The ‘Taliban Five’ Freed for Bergdahl Have Resumed ‘Threatening Activities’

Sgt. Bowe Bergdahl and Taliban 5

GUANTANAMO BAY NAVAL BASE, CUBA— The five Taliban commanders who were exchanged for Bowe Bergdahl – a U.S. soldier who deserted his post in Afghanistan and was captured by the Taliban shortly after doing so – have resumed “threatening activities,” after being released to Qatar from Guantánamo Bay last year, according to a new House Armed Services Committee report.

“Some of the Taliban Five have engaged in threatening activities since being transferred to Qatar,” the report said.

The Taliban Five – Mohammad Fazl, Mohammed Nabi, Abdul Haq Wasiq, Mullah Norullah Nori, and Khairullah Khairkhwa – were freed from Guantánamo in exchange for Bergdahl.

Mohammed Fazl is one of the first freed Guantanamo detainees to be retained from Afghanistan, accused by the UN of committing war crimes, and suspected of taking part in the slaughter of thousands of Shiite Muslims.

Mohammad Nabi, the former chief of Taliban security, arranged cooperative offenses with Al Qaeda, according to declassified files.

Abdul Haq Wasiq, a deputy to the deceased Taliban chief, Mullah Omar, was one of the top intelligence officials for the jihadi leader. He arranged training with top Al Qaeda operatives.

Mullah Norullah Nori is a senior Taliban commander who is also wanted by the UN for war crimes, and also took part in the suspected mass killing campaign against Shiites.

Khairullah Khairkhwa, a Taliban commander, has ties to the Ayatollah’s regime in Tehran. He was reportedly trusted by Taliban chief Mullah Omar to negotiate ties with Iran.

The committee report maintained that President Obama took the action unilaterally without the consent of Congress. The Taliban commanders were informed that they were being sent to Qatar before Congress even knew about the impending deal, according to the report.

President Obama dispatched several senior White House officials to Qatar to negotiate the release of Bergdahl, the report documents, with Doha acting as an intermediary between the Taliban – which set up a “political” office there – and the United States. The Obama White House’s unilateral secret negotiations with the Taliban, a jihadi terrorist organization, disturbed a bipartisan sector of Congress, the House Committee report said.

When the Taliban commanders arrived in Qatar, they were greeted by both the public and officials as heroes, according to video that surfaced following their arrival in Doha.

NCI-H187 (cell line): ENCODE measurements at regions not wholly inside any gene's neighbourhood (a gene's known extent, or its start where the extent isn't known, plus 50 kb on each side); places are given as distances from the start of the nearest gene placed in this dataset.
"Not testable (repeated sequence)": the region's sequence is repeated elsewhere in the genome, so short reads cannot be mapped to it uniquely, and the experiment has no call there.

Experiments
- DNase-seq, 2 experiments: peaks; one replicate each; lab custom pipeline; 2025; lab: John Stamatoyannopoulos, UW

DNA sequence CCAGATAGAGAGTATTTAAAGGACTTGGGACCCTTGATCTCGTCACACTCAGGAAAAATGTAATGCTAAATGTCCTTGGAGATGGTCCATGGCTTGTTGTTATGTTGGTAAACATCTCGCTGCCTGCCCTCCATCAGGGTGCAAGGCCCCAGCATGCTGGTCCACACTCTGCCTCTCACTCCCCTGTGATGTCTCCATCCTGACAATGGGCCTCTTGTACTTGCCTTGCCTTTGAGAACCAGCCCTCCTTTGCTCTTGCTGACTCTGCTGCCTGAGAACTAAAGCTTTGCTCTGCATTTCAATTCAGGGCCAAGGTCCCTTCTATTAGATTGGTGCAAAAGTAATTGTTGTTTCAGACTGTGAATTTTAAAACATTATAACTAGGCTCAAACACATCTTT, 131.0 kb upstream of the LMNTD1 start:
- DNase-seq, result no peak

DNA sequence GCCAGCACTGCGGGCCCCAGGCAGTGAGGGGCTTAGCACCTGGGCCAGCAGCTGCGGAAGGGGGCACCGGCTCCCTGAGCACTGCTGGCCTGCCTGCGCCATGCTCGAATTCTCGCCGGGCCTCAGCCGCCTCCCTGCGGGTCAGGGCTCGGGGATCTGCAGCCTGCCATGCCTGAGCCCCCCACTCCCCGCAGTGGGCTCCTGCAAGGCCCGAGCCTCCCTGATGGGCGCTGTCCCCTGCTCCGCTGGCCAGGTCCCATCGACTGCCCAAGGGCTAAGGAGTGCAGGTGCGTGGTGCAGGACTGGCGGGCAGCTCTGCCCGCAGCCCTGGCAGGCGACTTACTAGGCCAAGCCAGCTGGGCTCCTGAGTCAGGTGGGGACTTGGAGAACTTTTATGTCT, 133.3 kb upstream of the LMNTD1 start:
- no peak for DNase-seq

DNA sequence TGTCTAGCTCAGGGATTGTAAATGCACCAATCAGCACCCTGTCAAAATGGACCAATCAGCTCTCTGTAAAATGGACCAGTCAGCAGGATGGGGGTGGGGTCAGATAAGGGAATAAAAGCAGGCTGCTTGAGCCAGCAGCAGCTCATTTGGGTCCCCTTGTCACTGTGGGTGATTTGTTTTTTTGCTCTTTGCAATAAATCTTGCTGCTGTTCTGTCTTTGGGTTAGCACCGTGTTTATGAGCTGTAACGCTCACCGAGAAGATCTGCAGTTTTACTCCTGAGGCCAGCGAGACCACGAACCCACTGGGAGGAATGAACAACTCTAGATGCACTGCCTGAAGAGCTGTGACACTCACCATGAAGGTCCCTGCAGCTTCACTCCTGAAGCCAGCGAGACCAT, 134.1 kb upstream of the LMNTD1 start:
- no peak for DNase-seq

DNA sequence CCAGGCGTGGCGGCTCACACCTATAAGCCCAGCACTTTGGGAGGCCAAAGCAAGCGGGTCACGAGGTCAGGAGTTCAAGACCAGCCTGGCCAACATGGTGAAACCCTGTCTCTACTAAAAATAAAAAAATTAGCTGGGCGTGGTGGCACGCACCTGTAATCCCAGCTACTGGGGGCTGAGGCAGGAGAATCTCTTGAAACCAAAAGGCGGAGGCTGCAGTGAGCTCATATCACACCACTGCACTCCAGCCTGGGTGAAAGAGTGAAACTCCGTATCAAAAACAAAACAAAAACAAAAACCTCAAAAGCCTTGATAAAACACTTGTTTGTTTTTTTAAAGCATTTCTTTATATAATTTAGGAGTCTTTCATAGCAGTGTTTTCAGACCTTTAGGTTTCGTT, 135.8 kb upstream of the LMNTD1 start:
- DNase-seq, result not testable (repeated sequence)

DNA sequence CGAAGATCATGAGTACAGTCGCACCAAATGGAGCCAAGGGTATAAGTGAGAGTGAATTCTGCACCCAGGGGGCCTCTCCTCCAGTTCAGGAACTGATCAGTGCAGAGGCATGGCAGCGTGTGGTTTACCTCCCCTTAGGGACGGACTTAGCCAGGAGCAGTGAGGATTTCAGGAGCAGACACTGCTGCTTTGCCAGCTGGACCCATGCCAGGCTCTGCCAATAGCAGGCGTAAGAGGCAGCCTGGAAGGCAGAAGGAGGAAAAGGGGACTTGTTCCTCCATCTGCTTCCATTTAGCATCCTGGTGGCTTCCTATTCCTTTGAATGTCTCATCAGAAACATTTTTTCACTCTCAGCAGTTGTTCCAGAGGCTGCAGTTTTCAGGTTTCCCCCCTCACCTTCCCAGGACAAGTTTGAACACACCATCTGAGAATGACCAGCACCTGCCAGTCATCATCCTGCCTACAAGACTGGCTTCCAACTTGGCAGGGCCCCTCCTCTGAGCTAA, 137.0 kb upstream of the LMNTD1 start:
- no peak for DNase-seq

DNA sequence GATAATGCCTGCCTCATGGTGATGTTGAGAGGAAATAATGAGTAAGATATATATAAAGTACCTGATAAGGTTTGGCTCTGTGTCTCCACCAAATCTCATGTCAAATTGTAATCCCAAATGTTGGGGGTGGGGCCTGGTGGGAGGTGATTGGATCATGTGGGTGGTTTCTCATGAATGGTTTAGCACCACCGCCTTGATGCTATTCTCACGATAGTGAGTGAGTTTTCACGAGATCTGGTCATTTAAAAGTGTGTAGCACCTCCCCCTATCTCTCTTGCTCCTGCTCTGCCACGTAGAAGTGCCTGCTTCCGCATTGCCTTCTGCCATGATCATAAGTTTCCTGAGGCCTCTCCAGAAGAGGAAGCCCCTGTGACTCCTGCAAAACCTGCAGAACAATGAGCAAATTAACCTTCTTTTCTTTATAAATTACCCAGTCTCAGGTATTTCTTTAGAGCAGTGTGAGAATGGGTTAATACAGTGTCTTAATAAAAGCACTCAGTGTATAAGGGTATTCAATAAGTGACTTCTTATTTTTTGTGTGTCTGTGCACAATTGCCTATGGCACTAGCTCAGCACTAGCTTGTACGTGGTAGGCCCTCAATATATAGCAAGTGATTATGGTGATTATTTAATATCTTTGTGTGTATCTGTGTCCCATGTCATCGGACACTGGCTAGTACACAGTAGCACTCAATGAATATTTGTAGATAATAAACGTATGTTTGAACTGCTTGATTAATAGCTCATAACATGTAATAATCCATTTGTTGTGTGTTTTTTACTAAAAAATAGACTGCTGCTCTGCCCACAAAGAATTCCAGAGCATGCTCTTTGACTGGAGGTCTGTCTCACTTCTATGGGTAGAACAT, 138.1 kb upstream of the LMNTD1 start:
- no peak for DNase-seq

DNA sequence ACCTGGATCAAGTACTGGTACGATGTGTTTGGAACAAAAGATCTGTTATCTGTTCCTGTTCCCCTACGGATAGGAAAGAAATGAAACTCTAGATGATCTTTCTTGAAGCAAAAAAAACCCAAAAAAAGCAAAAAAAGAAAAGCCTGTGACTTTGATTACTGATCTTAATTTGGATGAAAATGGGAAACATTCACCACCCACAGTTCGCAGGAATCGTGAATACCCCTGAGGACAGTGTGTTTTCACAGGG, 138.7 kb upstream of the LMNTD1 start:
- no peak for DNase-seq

The House report makes clear that several members of Congress expressed concerns that the Taliban commanders would eventually return to the battlefield. In fact, the jihadis were not cleared for release by a review board because they posed too great a threat for recidivism.

The House Committee charges the Obama Administration’s unilateral action as having been in violation of the National Defense Authorization Act (NDAA) of 2014. “This decision [to unilaterally transfer the Taliban commanders to Qatar] clearly violated the law,” the report stated.

“Continued detention” was recommended for the ‘Taliban Five’ following an Executive Order Task Force (EOTF) review, the report noted. And transfer of detainees who a review board agrees still pose a threat to the United States sets a dangerous precedent for the transfer of future detainees, the House Committee said in the report.

Moreover, the White House failed to prevent against “the ongoing national security risks posed by the Taliban 5” and their transfer to Qatar, the committee report adds.

An Intelligence Committee statement to the President warning of the Taliban 5’s reengagement in threatening activities is quoted in the report.

“Despite the current restrictions of the [Memorandum Of Understanding], it is clear… that the five former detainees have participated in activities that threaten U.S. and coalition personnel and are counter to U.S. national security interests–not unlike their activities before they were detained on the battlefield.,” the Intelligence Committee statement said.

“At least three of the five Taliban leaders… have tried to plug back into their old terror networks,” the Committee adds, quoting a report.

And “there are indications that Qatar is eager to have the Taliban Five depart,” the Committee report adds. If the Taliban Five leave (or have already left) Qatar, there is virtually no measure in place to track the former Guantanamo detainees, or prevent them from re-emerging on the battlefield.


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